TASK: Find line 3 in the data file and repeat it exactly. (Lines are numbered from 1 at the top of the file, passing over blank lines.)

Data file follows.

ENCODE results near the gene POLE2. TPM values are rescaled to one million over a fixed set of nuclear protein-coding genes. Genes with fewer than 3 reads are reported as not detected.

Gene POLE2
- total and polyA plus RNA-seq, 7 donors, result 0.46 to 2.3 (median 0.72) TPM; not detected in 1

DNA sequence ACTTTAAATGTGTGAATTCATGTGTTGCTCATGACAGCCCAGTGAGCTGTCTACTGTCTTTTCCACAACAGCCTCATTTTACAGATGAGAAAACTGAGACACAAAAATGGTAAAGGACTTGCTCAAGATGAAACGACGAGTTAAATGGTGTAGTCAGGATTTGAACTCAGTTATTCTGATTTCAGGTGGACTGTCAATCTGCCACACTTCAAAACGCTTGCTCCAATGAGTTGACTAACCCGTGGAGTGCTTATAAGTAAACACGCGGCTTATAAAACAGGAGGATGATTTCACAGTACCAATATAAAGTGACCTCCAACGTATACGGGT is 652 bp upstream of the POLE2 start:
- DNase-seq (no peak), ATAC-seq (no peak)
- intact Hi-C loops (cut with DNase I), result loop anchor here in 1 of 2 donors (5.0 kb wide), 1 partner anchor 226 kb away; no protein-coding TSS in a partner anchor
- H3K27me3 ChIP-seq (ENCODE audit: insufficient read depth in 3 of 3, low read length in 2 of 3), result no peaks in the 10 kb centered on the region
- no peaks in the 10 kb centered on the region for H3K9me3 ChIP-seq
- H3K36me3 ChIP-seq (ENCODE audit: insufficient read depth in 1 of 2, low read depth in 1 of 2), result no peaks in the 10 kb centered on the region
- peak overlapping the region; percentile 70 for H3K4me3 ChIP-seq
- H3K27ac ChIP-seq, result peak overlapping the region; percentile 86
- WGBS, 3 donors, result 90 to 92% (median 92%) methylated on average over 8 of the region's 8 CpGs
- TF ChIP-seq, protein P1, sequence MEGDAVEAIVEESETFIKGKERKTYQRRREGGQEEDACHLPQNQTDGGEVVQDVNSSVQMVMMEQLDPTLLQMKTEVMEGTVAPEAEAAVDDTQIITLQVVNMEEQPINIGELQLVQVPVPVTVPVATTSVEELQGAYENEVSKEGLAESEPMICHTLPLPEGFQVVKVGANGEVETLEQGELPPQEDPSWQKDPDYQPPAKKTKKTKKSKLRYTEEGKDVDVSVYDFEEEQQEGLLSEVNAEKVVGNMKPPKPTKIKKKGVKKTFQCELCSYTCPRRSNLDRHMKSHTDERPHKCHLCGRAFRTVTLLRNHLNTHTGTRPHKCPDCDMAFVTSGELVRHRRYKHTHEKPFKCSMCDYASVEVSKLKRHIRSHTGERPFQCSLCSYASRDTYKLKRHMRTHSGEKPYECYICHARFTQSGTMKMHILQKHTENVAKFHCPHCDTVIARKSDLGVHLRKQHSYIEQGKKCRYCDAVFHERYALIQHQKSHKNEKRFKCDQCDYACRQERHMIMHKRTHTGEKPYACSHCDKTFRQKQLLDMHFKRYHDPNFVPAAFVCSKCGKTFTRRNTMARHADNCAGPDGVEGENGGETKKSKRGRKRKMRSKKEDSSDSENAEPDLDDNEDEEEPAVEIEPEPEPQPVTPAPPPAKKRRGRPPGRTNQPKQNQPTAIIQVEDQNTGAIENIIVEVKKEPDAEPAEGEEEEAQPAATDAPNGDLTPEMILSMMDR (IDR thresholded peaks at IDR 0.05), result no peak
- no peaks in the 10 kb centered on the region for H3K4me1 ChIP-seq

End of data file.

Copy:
- total and polyA plus RNA-seq, 7 donors, result 0.46 to 2.3 (median 0.72) TPM; not detected in 1